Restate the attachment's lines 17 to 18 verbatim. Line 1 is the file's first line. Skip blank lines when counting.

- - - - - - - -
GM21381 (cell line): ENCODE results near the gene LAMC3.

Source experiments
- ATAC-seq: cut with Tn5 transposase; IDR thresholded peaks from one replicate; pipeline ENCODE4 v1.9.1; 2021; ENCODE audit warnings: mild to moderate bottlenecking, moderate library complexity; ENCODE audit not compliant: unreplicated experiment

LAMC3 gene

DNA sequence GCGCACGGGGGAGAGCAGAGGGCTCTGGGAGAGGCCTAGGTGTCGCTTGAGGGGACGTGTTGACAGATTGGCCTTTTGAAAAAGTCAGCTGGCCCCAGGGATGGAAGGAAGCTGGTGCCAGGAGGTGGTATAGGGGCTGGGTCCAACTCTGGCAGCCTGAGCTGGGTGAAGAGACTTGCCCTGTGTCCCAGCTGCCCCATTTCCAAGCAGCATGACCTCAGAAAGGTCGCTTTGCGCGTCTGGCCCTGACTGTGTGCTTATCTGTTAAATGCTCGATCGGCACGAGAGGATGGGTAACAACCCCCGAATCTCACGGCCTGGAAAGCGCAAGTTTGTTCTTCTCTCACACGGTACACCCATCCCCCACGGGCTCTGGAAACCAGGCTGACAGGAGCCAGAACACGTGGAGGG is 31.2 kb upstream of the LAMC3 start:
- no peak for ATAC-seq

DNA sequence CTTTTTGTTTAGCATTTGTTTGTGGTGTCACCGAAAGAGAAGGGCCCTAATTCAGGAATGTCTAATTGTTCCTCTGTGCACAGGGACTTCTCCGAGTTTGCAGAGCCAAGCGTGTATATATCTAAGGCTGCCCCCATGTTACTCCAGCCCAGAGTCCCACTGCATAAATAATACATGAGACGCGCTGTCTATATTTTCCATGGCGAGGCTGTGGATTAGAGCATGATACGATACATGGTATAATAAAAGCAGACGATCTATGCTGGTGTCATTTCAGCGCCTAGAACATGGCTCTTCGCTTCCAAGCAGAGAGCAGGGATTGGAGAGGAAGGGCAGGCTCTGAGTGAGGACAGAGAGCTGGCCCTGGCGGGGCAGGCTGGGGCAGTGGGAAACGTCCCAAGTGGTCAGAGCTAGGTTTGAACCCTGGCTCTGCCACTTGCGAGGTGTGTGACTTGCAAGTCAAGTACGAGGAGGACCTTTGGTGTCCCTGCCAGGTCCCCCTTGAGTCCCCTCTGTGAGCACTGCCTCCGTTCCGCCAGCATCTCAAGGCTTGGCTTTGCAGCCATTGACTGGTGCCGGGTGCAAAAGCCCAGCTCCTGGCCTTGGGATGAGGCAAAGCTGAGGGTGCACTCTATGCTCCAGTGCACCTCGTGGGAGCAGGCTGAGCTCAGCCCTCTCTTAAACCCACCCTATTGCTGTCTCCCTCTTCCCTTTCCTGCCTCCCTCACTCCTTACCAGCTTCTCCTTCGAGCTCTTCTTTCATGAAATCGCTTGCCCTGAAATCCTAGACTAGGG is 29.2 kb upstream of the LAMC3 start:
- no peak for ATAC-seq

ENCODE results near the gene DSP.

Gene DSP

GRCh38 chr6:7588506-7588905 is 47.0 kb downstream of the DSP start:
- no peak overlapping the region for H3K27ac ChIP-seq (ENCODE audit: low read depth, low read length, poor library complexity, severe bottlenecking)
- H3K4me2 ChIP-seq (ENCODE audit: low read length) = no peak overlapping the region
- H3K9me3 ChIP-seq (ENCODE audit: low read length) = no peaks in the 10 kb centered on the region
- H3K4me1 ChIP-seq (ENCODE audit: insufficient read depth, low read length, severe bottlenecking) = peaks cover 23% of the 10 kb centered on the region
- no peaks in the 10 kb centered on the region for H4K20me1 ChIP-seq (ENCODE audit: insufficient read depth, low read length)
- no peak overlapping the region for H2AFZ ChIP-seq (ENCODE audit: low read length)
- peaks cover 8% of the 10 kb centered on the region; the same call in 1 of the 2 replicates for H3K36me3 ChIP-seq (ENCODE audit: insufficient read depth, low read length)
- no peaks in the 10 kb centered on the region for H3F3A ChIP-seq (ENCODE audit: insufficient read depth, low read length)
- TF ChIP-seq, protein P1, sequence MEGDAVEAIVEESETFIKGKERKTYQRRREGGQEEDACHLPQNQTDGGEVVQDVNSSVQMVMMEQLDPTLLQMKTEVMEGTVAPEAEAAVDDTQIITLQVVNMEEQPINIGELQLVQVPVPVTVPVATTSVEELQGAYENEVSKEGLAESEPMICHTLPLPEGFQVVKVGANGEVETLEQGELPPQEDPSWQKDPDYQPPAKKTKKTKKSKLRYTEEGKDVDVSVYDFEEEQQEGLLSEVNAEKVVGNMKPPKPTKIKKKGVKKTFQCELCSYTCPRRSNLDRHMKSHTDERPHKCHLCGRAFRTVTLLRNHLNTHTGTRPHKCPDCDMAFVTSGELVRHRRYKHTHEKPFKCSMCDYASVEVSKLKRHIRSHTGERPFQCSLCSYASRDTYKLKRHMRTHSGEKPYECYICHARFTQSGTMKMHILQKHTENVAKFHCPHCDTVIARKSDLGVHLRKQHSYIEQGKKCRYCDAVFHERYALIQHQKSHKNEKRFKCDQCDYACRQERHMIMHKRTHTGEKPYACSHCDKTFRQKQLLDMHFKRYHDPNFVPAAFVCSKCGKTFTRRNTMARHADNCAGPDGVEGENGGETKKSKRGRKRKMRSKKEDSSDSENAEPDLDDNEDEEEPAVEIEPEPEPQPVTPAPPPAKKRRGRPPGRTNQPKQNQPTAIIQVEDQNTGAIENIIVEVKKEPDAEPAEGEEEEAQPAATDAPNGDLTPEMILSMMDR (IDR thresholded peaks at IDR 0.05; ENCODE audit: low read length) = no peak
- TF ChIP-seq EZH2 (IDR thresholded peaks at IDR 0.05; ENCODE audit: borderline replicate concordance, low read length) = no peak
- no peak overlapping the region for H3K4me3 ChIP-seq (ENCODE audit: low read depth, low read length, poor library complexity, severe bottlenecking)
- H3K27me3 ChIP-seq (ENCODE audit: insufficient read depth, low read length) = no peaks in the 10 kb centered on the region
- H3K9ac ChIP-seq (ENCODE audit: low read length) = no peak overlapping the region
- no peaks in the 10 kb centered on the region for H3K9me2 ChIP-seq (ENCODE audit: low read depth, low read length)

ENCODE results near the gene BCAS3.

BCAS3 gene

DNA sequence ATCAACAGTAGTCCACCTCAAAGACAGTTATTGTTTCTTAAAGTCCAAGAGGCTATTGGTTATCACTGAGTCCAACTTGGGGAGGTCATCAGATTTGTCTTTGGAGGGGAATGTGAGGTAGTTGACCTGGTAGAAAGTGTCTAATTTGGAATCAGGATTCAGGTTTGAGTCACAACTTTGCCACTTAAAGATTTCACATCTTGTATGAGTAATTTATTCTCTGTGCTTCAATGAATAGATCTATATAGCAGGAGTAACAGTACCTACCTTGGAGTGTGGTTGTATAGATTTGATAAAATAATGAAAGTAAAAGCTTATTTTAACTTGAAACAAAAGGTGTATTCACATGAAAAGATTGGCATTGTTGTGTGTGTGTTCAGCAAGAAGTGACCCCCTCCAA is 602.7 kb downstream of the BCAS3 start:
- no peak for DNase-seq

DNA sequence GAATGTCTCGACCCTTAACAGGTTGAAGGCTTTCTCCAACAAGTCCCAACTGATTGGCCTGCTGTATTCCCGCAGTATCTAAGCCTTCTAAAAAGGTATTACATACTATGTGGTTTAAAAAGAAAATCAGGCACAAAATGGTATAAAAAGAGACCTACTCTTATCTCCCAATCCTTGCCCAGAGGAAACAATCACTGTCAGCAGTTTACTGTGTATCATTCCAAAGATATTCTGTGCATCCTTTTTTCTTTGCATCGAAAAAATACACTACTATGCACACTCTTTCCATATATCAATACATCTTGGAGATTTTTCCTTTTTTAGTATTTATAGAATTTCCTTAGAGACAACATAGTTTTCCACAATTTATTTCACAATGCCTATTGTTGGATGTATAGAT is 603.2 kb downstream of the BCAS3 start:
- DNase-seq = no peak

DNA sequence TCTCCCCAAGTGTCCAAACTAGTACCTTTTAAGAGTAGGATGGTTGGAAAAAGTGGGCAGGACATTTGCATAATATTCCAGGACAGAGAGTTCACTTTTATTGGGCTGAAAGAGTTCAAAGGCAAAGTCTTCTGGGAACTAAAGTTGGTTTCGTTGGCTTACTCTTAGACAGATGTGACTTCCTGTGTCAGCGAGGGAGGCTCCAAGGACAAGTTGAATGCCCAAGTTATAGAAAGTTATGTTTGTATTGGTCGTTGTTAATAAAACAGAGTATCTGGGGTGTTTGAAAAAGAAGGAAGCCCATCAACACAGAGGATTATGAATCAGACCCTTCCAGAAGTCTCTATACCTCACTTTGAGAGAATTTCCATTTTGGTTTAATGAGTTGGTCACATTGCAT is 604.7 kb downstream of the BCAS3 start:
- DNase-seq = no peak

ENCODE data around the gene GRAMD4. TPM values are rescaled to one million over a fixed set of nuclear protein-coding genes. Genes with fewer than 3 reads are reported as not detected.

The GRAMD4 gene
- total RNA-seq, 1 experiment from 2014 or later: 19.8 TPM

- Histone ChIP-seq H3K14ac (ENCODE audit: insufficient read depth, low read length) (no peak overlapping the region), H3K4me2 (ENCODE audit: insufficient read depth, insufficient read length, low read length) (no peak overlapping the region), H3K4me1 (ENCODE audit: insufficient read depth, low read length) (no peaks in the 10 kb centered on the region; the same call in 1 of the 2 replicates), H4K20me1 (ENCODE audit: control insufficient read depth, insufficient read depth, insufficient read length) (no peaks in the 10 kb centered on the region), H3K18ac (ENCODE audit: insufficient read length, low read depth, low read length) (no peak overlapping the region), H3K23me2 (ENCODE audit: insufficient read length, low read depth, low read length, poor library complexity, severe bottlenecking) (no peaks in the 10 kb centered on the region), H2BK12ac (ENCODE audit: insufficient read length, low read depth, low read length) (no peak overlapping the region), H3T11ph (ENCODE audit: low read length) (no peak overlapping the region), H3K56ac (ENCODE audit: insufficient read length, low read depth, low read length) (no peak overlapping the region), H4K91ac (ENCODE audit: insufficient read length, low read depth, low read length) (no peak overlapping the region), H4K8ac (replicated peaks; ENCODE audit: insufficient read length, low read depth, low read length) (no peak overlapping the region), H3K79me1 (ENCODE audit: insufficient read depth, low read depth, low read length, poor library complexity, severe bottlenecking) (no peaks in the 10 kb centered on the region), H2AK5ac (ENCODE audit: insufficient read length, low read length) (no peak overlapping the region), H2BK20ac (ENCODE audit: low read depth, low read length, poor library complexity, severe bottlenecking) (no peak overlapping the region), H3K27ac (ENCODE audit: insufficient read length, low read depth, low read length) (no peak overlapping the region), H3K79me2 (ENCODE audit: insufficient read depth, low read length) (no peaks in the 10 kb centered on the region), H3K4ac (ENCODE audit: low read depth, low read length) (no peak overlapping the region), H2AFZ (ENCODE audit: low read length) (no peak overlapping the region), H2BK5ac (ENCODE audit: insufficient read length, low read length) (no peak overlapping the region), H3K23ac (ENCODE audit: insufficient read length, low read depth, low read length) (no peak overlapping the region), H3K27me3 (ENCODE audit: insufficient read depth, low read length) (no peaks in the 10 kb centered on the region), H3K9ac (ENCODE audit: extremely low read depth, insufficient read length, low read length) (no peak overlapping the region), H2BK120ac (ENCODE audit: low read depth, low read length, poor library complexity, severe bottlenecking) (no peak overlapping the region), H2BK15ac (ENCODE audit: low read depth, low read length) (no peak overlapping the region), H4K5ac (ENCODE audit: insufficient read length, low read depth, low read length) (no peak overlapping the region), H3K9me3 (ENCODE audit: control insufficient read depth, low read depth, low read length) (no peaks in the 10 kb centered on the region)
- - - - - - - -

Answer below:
- no peak overlapping the region for H2AFZ ChIP-seq (ENCODE audit: low read length)
- peaks cover 8% of the 10 kb centered on the region; the same call in 1 of the 2 replicates for H3K36me3 ChIP-seq (ENCODE audit: insufficient read depth, low read length)